The off-season in the eat-or-be-eaten world of Major League Baseball is finally over, and spring training is once more upon us.
The New York Yankees, the Cincinnati Reds, and the newly established Washington Nationals will lead off on February 16, with the remaining teams following suit on February 17 and 18.
A total of nine Korean players will be participating in the Big League training camps this year. Theyve been preparing throughout the winter, honing their bodies and minds with a combination of training and rest. Now they will begin the charge toward the new baseball season.
Choi Hee-seop (L.A. Dodgers), the first Korean to become a Major League hitter, is chafing at the bit to begin the 2005 season. After being traded to the Dodgers last year, he shared the first base spot with big-gun Shawn Green (Arizona Diamondbacks). Now that Green has been shipped out, Choi will be the undisputed starting first baseman.
L.A. regional media tends to devalue Choi, characterizing him as one-half of a player, but the Dodgers general manager Paul DePodesta stands on Chois side. In an interview with mlb.com, the official Major League Baseball website, he emphasized Chois future potential by saying, Many people have the wrong idea about Choi Hee-seop. Well be satisfied if he plays as well as he did last season (15 HR, 46 RBI). Consider his young age.
On the other hand, Park Chan-ho (Texas Rangers), the big brother of Korean-born major leaguers, must rebuild his reputation this year. Since signing a $65 million, five-year contract with Texas, hes only recorded 14 wins in three years. The Dallas Morning News reported on February 14 that if Park does not prove successful this year, Texas may let him go early in spite of the resulting financial loss.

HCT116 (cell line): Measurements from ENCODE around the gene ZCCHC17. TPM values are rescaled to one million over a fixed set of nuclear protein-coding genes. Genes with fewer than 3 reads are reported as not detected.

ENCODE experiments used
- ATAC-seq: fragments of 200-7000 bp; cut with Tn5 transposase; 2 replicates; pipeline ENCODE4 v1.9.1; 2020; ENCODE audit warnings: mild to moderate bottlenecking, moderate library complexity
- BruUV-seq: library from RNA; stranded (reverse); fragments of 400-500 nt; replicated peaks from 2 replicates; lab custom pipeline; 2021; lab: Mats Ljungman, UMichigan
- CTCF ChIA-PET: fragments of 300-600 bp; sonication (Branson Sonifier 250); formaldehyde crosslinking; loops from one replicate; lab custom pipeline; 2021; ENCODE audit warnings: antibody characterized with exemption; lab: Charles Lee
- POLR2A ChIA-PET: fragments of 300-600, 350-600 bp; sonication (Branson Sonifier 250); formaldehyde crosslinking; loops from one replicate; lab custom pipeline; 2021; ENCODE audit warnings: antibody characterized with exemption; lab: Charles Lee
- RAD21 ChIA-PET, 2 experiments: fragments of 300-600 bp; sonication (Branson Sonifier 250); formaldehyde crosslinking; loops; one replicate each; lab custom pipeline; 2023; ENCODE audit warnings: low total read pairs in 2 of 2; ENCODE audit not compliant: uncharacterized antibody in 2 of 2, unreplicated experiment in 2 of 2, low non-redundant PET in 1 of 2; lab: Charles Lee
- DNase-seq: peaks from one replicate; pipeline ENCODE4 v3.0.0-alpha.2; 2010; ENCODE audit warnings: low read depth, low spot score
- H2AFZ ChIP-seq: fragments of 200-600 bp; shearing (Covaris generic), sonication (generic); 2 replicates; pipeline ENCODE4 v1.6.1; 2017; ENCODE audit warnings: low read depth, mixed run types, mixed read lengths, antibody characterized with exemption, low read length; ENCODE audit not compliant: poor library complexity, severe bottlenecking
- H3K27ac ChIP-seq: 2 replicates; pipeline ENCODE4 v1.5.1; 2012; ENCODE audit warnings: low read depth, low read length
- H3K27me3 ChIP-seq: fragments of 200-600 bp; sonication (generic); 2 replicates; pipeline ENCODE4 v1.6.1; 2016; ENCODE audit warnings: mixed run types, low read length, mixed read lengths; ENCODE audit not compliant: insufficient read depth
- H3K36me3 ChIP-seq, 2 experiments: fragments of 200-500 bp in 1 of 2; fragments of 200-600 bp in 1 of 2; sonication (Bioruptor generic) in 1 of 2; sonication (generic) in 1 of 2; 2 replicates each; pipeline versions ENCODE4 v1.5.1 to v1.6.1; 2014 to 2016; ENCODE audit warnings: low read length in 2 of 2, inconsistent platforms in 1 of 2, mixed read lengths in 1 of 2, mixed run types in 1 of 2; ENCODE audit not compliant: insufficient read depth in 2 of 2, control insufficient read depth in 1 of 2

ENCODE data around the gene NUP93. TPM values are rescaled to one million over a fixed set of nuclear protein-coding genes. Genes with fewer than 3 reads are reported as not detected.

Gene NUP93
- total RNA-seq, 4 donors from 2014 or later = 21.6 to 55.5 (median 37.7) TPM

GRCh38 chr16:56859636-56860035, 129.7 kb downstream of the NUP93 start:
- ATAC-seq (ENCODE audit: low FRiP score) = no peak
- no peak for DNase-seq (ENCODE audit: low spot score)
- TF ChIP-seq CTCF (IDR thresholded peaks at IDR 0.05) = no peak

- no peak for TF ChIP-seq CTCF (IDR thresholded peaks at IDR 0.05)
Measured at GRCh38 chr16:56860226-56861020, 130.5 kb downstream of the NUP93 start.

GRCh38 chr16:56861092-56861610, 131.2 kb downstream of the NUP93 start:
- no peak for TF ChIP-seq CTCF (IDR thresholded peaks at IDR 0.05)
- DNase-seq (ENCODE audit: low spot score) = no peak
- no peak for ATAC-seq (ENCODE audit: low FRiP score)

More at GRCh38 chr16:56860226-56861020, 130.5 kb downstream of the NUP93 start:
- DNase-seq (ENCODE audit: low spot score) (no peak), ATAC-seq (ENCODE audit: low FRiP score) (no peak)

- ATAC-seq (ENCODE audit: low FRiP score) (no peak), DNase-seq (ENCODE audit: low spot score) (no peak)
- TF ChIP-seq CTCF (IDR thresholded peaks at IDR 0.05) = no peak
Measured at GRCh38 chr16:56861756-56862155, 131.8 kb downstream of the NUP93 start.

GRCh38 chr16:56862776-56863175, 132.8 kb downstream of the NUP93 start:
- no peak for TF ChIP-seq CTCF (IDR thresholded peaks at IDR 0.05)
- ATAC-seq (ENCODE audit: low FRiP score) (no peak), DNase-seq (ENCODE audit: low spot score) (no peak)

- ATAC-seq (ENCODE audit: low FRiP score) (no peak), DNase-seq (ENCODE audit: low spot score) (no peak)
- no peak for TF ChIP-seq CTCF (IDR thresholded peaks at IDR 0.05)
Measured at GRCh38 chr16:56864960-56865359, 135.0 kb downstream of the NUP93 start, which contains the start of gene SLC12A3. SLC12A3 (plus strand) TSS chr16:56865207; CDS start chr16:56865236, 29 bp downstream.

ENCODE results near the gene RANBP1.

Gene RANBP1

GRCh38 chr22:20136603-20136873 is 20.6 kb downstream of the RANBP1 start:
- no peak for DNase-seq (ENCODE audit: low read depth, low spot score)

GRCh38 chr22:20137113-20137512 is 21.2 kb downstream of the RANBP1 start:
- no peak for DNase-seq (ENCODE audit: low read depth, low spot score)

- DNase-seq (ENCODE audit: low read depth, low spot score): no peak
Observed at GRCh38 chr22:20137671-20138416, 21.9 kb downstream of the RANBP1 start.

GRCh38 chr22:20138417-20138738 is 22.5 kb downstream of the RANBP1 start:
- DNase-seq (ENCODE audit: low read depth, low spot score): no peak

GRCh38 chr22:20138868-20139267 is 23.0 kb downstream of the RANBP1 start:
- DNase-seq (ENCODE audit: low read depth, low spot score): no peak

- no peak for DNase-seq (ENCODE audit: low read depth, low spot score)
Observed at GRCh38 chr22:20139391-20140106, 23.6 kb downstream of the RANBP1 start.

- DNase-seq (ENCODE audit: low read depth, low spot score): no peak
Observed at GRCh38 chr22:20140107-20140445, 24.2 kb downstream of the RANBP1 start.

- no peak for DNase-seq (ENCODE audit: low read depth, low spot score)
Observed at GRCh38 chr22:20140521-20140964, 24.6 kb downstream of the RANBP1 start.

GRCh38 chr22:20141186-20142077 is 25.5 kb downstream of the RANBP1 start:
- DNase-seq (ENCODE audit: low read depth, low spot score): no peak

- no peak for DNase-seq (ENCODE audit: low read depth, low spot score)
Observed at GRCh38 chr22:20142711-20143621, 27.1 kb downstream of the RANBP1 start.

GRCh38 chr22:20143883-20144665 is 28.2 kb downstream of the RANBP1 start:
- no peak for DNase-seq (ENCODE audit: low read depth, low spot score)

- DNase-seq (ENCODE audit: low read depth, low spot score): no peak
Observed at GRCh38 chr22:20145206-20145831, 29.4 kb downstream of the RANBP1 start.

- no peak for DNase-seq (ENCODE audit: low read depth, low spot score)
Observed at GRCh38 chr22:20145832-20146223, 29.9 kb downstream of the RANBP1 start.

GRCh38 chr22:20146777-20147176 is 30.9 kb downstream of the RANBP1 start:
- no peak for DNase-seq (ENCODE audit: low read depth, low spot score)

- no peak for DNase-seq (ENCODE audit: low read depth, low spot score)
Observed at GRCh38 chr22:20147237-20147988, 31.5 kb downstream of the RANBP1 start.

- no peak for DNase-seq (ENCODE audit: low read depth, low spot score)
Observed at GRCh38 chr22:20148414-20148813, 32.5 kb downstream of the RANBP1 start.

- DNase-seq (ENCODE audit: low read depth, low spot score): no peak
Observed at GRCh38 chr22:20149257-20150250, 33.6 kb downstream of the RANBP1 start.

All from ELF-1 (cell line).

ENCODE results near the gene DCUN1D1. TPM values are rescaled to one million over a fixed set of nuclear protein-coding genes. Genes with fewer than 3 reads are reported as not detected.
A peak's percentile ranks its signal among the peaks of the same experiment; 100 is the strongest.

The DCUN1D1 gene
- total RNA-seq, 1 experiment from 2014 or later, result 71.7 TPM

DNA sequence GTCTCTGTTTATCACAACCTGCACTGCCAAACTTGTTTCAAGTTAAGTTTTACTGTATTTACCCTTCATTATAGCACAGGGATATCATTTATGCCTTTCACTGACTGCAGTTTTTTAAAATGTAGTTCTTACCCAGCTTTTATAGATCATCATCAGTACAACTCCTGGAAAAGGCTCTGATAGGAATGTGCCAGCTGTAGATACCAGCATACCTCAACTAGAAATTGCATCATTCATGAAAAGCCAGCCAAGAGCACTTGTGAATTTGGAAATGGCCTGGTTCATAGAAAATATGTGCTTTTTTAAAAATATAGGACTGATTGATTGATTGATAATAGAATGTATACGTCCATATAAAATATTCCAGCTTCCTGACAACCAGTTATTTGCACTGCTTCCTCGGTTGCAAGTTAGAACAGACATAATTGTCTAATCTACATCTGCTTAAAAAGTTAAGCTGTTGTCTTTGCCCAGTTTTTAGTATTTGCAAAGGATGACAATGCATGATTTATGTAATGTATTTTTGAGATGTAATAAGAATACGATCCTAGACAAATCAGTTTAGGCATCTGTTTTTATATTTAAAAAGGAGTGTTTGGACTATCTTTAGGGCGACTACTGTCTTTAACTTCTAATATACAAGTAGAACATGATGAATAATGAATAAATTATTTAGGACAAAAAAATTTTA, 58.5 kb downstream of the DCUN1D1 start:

Fortunately, Park, who suffered from numerous injuries over the past few years, regained his 150km-range pitch speed at the end of last season. For Texas, a team with a strong batting line-up but a relatively weak starting rotation, Parks recovery is crucial if it is to advance into the postseason.
Kim Byung-hyun, who played in just six Major League games last year, is looking at a grim situation. Boston has no lack of starting pitchers. With ace Curt Schilling leading a strong group composed of David Wells, Matt Clement, Wade Miller, Tim Wakefield, and even Bronson Arroyo, theres no room for butting in.
After failing to deliver as a starter, Kim is likely to be relegated to the bullpen. Its even possible that he will be traded since several teams are eyeing him for his experience as a closer, despite his high salary.
If things remain on their course, rookie Koo Dae-sung is certain to make his Major League debut in the opening game of the season. During the exhibition games, he needs to set a high priority on grasping American players batting styles and the home plate umpires strike zones, rather than on his own performance.